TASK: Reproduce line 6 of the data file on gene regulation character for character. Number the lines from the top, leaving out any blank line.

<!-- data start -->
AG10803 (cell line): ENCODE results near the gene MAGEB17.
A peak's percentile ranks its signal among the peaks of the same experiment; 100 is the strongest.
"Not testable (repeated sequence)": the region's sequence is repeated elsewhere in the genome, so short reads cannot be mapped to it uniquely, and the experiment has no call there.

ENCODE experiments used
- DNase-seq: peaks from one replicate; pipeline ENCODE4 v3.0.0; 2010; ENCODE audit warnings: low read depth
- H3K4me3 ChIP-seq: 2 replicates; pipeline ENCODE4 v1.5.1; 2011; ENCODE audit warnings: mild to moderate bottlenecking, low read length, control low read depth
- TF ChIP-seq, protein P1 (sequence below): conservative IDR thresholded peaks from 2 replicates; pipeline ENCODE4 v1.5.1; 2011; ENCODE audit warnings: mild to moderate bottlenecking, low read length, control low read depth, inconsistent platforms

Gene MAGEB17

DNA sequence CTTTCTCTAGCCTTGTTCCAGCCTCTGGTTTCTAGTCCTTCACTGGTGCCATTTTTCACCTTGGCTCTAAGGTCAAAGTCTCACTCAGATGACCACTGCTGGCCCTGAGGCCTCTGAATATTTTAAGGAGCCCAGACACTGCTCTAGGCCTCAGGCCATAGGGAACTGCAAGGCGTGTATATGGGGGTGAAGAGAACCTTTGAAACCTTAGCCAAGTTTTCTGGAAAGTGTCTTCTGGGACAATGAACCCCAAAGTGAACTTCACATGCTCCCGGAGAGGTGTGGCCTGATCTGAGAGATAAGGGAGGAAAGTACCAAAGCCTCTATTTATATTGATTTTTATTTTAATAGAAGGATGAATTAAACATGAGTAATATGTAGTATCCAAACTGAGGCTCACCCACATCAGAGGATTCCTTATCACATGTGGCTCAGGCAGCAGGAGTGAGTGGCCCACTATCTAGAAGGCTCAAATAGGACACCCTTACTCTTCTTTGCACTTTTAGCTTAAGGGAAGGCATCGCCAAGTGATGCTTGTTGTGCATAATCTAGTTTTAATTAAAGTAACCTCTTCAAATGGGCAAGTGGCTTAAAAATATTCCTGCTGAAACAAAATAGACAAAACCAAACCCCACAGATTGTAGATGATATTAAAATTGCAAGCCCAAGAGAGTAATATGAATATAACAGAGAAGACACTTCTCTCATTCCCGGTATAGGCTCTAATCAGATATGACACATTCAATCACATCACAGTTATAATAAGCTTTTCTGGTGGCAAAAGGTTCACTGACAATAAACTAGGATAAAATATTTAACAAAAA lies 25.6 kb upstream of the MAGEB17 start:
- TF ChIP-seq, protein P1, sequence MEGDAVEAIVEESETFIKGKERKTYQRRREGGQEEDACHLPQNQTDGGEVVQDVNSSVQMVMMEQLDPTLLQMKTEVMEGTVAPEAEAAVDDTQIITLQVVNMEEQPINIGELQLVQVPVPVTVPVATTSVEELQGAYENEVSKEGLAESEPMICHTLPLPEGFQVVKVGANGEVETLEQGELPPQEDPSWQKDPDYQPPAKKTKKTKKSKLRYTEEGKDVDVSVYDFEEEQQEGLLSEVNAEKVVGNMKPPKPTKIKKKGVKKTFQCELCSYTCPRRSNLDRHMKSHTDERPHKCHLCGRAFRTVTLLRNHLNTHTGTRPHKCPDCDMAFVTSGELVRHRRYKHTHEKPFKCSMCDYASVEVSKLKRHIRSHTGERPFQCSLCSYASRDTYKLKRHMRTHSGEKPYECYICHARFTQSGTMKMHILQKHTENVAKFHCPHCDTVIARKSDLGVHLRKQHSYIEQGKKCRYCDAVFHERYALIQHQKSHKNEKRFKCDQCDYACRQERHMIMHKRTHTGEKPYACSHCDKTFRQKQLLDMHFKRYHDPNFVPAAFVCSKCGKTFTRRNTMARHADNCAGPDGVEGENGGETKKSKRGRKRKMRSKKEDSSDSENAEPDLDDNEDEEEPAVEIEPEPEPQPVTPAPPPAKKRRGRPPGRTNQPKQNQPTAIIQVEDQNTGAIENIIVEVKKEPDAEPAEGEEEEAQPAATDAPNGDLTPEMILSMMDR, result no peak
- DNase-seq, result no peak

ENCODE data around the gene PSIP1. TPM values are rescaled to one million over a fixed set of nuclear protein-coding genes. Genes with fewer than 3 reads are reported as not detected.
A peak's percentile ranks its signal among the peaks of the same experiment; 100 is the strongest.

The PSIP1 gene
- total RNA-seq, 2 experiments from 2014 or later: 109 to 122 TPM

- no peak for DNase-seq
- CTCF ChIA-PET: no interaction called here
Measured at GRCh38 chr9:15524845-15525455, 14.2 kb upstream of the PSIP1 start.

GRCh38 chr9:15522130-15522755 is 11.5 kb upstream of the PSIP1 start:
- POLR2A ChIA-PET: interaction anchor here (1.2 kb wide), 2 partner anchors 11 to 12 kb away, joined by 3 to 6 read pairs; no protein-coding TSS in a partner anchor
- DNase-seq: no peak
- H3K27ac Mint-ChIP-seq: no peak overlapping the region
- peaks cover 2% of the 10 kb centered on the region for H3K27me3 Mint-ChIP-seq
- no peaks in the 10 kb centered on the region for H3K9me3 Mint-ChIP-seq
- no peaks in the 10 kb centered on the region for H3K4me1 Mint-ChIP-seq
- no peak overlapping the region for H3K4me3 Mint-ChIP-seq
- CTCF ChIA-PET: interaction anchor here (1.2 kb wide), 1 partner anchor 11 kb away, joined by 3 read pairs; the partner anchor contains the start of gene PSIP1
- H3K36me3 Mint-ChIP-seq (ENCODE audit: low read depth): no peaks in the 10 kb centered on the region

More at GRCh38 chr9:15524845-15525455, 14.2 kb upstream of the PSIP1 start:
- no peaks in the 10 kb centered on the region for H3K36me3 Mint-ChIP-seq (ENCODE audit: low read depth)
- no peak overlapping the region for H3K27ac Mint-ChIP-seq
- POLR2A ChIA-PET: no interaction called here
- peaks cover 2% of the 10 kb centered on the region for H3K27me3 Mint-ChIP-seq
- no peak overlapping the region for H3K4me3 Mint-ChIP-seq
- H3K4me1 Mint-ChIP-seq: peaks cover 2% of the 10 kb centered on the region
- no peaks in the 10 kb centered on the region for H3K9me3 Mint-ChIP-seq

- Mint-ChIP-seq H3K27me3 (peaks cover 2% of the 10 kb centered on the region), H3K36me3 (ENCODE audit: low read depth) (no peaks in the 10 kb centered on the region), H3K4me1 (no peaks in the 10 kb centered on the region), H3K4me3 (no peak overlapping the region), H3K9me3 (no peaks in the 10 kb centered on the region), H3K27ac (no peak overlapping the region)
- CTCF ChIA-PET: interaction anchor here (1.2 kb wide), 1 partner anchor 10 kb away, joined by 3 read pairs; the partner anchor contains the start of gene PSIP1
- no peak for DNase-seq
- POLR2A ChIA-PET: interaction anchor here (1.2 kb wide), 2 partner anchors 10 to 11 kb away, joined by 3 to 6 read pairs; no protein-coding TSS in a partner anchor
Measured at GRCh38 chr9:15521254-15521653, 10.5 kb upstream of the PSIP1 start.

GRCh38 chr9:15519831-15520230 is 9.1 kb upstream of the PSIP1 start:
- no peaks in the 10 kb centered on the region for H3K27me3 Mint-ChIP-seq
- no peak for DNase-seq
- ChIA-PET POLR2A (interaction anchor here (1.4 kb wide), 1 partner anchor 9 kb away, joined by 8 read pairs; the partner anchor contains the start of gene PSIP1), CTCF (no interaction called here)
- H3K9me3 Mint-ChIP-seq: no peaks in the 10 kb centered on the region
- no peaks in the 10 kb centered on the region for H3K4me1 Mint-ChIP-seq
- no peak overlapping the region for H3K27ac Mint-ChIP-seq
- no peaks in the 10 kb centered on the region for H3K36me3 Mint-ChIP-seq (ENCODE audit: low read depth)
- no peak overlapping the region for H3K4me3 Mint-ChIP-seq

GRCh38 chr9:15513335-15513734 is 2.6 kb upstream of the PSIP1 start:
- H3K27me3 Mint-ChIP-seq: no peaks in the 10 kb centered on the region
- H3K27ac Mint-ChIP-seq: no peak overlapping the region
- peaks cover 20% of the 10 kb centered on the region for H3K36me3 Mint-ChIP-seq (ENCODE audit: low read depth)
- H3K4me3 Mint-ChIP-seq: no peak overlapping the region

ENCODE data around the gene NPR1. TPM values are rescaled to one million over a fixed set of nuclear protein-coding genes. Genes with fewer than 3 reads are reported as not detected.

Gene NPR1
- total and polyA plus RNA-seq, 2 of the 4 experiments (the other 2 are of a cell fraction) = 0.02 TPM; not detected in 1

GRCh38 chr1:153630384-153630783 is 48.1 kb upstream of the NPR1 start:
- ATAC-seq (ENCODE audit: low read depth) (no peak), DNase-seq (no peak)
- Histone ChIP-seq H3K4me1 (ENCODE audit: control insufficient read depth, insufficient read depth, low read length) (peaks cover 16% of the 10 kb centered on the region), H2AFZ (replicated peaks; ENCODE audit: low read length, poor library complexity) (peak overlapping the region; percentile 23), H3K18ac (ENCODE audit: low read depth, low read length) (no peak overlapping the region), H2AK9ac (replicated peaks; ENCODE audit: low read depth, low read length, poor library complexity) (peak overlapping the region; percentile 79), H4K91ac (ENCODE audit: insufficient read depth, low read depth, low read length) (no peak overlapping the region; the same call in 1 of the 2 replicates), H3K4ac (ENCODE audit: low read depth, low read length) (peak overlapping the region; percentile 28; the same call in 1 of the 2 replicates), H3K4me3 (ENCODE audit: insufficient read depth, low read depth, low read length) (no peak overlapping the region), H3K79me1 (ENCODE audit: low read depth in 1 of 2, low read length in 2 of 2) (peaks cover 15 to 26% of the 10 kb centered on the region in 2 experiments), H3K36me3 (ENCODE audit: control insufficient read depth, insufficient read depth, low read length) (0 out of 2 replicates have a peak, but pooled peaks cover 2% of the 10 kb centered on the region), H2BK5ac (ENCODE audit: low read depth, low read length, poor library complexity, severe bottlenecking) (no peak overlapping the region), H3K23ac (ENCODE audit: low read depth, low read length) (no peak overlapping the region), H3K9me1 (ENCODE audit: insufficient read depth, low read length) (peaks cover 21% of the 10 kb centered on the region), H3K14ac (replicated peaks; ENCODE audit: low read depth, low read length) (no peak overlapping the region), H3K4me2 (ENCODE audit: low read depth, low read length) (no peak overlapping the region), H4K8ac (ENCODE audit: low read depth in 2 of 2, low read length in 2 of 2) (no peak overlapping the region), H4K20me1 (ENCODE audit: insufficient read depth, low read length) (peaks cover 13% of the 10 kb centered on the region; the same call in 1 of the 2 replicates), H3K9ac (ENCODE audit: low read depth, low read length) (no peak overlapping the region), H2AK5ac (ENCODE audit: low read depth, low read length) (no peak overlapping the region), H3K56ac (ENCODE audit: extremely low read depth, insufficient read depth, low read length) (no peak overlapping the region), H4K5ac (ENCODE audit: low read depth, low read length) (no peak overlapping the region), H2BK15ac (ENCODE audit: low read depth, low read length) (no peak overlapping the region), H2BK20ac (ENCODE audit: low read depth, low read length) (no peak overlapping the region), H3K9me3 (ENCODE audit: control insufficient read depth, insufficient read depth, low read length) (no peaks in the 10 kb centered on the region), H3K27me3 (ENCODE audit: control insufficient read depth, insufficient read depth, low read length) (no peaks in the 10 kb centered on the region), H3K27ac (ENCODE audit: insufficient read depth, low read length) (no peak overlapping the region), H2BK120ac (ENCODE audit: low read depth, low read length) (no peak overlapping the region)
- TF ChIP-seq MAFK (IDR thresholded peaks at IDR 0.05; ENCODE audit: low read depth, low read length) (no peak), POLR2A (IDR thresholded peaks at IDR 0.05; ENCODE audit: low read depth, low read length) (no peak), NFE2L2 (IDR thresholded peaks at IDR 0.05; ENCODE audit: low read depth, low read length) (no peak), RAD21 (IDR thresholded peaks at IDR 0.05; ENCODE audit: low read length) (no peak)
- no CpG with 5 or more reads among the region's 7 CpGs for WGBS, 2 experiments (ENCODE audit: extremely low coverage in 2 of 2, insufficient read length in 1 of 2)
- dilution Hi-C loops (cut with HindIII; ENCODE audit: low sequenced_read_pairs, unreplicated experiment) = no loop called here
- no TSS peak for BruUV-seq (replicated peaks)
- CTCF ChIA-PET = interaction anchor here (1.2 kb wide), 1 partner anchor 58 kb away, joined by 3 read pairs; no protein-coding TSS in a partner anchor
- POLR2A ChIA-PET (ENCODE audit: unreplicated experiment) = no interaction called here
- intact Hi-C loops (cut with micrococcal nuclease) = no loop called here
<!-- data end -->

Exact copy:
- H3K4me3 ChIP-seq: 2 replicates; pipeline ENCODE4 v1.5.1; 2011; ENCODE audit warnings: mild to moderate bottlenecking, low read length, control low read depth